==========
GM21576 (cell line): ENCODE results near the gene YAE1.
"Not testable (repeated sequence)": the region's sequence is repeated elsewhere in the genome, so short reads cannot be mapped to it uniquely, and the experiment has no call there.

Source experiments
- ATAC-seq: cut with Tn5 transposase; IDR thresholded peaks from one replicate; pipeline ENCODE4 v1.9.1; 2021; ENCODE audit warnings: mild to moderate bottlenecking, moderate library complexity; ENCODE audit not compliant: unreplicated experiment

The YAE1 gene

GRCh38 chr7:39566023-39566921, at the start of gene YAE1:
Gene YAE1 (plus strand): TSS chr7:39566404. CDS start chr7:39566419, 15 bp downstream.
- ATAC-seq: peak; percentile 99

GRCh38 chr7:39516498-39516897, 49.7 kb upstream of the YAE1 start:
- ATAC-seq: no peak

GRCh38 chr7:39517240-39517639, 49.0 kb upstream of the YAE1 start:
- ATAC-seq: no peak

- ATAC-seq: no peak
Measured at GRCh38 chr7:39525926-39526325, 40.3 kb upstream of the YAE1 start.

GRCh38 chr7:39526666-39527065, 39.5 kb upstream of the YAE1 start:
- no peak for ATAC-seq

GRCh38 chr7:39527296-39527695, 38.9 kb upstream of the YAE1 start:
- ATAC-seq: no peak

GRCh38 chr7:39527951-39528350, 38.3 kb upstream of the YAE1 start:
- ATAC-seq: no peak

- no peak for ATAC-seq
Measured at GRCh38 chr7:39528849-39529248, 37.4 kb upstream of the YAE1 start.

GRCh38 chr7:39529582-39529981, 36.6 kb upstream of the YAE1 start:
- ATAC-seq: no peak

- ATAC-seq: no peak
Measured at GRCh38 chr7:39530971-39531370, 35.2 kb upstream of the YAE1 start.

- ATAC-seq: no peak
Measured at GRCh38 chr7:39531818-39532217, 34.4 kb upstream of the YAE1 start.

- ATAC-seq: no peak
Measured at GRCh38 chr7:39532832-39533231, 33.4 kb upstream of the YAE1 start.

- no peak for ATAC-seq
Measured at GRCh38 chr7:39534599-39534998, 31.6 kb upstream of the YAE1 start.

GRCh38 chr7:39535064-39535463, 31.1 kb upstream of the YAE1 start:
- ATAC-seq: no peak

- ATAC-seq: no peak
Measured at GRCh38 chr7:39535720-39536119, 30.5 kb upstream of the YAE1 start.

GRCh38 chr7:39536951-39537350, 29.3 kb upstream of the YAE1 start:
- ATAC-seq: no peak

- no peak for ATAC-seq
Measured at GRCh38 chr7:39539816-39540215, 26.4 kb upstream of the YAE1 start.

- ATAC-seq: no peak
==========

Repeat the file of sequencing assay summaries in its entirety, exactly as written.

GM21576 (cell line): ENCODE results near the gene YAE1.
"Not testable (repeated sequence)": the region's sequence is repeated elsewhere in the genome, so short reads cannot be mapped to it uniquely, and the experiment has no call there.

Source experiments
- ATAC-seq: cut with Tn5 transposase; IDR thresholded peaks from one replicate; pipeline ENCODE4 v1.9.1; 2021; ENCODE audit warnings: mild to moderate bottlenecking, moderate library complexity; ENCODE audit not compliant: unreplicated experiment

The YAE1 gene

GRCh38 chr7:39566023-39566921, at the start of gene YAE1:
Gene YAE1 (plus strand): TSS chr7:39566404. CDS start chr7:39566419, 15 bp downstream.
- ATAC-seq: peak; percentile 99

GRCh38 chr7:39516498-39516897, 49.7 kb upstream of the YAE1 start:
- ATAC-seq: no peak

GRCh38 chr7:39517240-39517639, 49.0 kb upstream of the YAE1 start:
- ATAC-seq: no peak

- ATAC-seq: no peak
Measured at GRCh38 chr7:39525926-39526325, 40.3 kb upstream of the YAE1 start.

GRCh38 chr7:39526666-39527065, 39.5 kb upstream of the YAE1 start:
- no peak for ATAC-seq

GRCh38 chr7:39527296-39527695, 38.9 kb upstream of the YAE1 start:
- ATAC-seq: no peak

GRCh38 chr7:39527951-39528350, 38.3 kb upstream of the YAE1 start:
- ATAC-seq: no peak

- no peak for ATAC-seq
Measured at GRCh38 chr7:39528849-39529248, 37.4 kb upstream of the YAE1 start.

GRCh38 chr7:39529582-39529981, 36.6 kb upstream of the YAE1 start:
- ATAC-seq: no peak

- ATAC-seq: no peak
Measured at GRCh38 chr7:39530971-39531370, 35.2 kb upstream of the YAE1 start.

- ATAC-seq: no peak
Measured at GRCh38 chr7:39531818-39532217, 34.4 kb upstream of the YAE1 start.

- ATAC-seq: no peak
Measured at GRCh38 chr7:39532832-39533231, 33.4 kb upstream of the YAE1 start.

- no peak for ATAC-seq
Measured at GRCh38 chr7:39534599-39534998, 31.6 kb upstream of the YAE1 start.

GRCh38 chr7:39535064-39535463, 31.1 kb upstream of the YAE1 start:
- ATAC-seq: no peak

- ATAC-seq: no peak
Measured at GRCh38 chr7:39535720-39536119, 30.5 kb upstream of the YAE1 start.

GRCh38 chr7:39536951-39537350, 29.3 kb upstream of the YAE1 start:
- ATAC-seq: no peak

- no peak for ATAC-seq
Measured at GRCh38 chr7:39539816-39540215, 26.4 kb upstream of the YAE1 start.

- ATAC-seq: no peak